By Njundu Drammeh
“Give me a lever and a place to stand and I will move the earth” Archimedes
Just that: a lever and a place to stand. Just the tools and a little opportunity. Nothing more.
“Our youth are lazy” is probably one of the oft-quoted, moth eaten, commonplace cliches we parrot when youth bashing is on the menu. The generalization is as wrong as it is disingenuous.
Most of our young people or youth, those 22-30years, are struggling hard to be successful in life, doing something for a living, eating from the sweat of their brows. Our young women are a definition of hard work. If you haven’t seen that then you haven’t lived in real Gambia. The philanthropic work being done around the country in this time of Covid-19 is testimony enough. We do not expect our children, those under 18 years and are about 45 percent of our population, to engage in pay work when they are in school. A sizable part of those above 18 years and below 22 years are in tertiary education or struggling to learn a trade. We have a minority living on the fringes, not in school or learning a trade or doing raba raba in town.
But who judges the efforts of a majority by the character of a microscopic minority? And who bothers to know why this minority is lazing away their time? Who cares to engage them in some conversation to discover the underlying factors?
“There is dignity in labour” is a tongue-in-cheek statement. Whose labour? What labour? Whose dignity? Who are those who often shout this statement from their rooftop? Labour is dignified which ensures your “being”, not just a “mere living”. There can only be dignity in a labour which gives you a living wage; ensures the necessaries of life are affordable; is good enough to enable you send the children to a good school, secure the best attainable standard of health, put nutritious food on the table; drive away fear of want and enable you pay the bills and still keep a savings account. What dignity is in a back breaking, laborious work which has no insurance and is both exploitative and hazardous, and whose hard earned money you end up spending on your health care? The unalloyed truth is that all those doing these laborious work just don’t have a choice. If they do, they won’t certainly choose that type of work.
Do you know that “right to work”, dignified work which gives a living wage, is a fundamental human right? As important as right to vote. That the obligation is on the State, as a primary duty bearer, to create employment for its people or provide the enabling policy and economic environment for others, such as the private sector and investors, to create employment. Do you know how many jobs have been created by the State since 2017? What is the legal and policy environment for investors and the private sector to operate and create jobs?
Have you looked at the structural injustices in our society? The privileges at the disposal of a few and the stark life of destitution that stares at the multitude and which is and will be there lot? Have you taken a look at the disparities which exist in terms of infrastructure, the kind of education facilities, the opportunities, between the rural and urban? Have you thought about the despondency which has forced a dangerous migration to Europe? And you think the State doesn’t have obligations towards its people? Obligations to re-examine the education system and prepare the young for a more productive life? Obligation to provide opportunities or create the environment for others to do so?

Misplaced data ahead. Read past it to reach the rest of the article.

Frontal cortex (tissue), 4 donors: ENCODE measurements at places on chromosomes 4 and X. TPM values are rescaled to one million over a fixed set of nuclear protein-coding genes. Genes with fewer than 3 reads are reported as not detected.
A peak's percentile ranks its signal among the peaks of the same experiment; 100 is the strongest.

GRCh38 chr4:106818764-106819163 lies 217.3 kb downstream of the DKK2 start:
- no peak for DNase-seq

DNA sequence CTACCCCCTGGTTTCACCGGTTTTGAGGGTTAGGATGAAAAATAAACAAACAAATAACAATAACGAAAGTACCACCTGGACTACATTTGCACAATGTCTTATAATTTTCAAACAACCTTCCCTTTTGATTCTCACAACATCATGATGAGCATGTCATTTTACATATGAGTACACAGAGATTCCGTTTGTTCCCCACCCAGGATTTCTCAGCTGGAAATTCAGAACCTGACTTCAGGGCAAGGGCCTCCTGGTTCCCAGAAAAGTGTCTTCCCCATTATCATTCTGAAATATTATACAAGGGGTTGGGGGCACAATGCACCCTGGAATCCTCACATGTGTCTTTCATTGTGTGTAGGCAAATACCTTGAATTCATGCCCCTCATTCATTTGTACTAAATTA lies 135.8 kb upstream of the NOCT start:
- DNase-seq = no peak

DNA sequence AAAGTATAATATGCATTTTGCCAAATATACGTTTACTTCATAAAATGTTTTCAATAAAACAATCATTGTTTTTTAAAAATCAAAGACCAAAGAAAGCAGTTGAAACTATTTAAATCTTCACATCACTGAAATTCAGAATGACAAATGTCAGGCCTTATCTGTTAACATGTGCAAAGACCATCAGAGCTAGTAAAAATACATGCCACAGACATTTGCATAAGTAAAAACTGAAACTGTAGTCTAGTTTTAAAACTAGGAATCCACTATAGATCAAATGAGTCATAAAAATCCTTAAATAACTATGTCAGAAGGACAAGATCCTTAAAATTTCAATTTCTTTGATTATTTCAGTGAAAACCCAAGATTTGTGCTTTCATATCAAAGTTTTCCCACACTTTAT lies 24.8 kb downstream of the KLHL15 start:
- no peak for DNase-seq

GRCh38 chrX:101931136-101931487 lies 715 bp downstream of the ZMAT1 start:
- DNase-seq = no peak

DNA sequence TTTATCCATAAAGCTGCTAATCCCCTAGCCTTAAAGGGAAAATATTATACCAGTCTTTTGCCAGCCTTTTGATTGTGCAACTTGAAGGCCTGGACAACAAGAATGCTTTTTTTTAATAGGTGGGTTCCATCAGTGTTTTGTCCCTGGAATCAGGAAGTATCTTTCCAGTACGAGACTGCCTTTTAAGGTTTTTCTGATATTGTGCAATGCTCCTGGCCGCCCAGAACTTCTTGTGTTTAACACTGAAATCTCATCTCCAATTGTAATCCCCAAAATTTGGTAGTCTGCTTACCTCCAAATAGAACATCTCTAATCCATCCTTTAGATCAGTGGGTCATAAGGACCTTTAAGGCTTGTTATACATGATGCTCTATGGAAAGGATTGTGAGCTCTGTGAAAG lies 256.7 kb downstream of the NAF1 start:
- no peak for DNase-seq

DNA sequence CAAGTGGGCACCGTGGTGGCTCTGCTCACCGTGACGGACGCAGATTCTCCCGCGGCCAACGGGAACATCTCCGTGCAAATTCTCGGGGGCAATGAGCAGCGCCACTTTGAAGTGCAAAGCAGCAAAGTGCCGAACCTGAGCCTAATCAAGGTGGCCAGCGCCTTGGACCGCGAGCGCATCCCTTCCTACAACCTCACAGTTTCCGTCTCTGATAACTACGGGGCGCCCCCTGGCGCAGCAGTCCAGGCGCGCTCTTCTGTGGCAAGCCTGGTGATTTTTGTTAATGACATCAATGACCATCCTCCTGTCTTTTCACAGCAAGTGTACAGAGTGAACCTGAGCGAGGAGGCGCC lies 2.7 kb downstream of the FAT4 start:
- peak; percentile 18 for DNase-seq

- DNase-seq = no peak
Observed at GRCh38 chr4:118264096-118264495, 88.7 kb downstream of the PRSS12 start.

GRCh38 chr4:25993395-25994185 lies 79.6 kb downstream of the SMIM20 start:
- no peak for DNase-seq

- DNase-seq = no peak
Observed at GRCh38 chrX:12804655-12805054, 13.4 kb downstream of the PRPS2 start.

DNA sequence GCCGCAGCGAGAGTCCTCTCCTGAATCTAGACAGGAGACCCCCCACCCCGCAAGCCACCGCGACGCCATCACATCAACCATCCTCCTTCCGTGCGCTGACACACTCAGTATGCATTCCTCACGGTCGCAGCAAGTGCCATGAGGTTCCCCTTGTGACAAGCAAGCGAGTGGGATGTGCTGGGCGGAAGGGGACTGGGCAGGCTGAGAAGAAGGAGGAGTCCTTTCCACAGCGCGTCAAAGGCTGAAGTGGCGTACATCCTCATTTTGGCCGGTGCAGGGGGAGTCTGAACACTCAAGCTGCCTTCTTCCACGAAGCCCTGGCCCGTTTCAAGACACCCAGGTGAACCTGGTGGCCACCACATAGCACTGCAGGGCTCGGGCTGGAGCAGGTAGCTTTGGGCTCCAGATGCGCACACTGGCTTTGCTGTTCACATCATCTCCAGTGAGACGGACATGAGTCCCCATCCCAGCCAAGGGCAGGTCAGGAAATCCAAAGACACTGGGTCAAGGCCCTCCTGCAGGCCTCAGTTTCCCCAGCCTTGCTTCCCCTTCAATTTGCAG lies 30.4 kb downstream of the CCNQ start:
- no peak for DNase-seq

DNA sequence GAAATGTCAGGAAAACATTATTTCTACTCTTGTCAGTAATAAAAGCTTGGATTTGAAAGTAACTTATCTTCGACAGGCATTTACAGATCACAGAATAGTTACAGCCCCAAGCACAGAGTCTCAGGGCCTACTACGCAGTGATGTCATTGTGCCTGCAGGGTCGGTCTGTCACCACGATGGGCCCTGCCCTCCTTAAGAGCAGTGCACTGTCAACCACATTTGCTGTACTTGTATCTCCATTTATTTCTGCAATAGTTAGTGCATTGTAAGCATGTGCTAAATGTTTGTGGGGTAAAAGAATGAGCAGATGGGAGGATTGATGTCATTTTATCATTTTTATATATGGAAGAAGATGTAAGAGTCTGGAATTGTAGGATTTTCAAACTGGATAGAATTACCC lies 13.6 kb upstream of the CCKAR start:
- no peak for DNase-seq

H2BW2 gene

We can “Tekki Fi” you say. That the opportunities exist for our youth to make it at home, whatever that means. You train them in carpentry, brick making, animal husbandry, poultry, bee keeping, soap making and all the noble trades there are. Kudos. How many do you provide such opportunities for? The furniture of the carpenter you trained, the eggs from the poultry of that young lady, honey and soap made by those young men are in intense competition with similar products from Europe. There is no protection for the cottage industries. And with time they die and youth are thrown out of business. “Tekki Fi” becomes “Togg Fi”. And yes, through the gnawing teeth of corruption these projects and initiatives die a natural death. Have you tried to find out how much donor funds have been spent on such projects for the youth in the last 10 years?
From our privileged positions and ivory towers we can condemn our youth as being lazy. What do we know since we haven’t travelled a month in their moccasins. Those who have, and I assume most of us have, know the struggle of a father or a mother who has no western education, vocational training, privileges or sibling up the ladder to provide the basic necessaries of life. A parent the most hardworking, living on the sweat of his brow, but a victim of structural injustices. By dint of hard work, not any luck, most of these children get out of this rut and rot. Many others remain in it, victims of cyclical and intergenerational poverty.
And you as political leader want to instill the value of hard work in our children and youth? Be exemplary. Mirror it. Walk the talk. Live on the sweat of your brow. Live within your income or salary. Take your children to the public schools. Visit the public hospitals. Insist that all children start the race of life on the same lane. Be incorruptible. Be the change you want to see in the country. Be the role model. Have character and integrity. Let your words and actions match. Wish for other children what you wish for your own.
No, our youth aren’t lazy. We have just failed them since independence with policies, structures, laws and practices which lack vision, ingenuity, innovation and aren’t empowering enough. We haven’t and aren’t harnessing the dynamism of youth and the dividend that comes with it. And since children and youth comprise about 60 percent of our population, we will be the loser if we fail to give them the tools.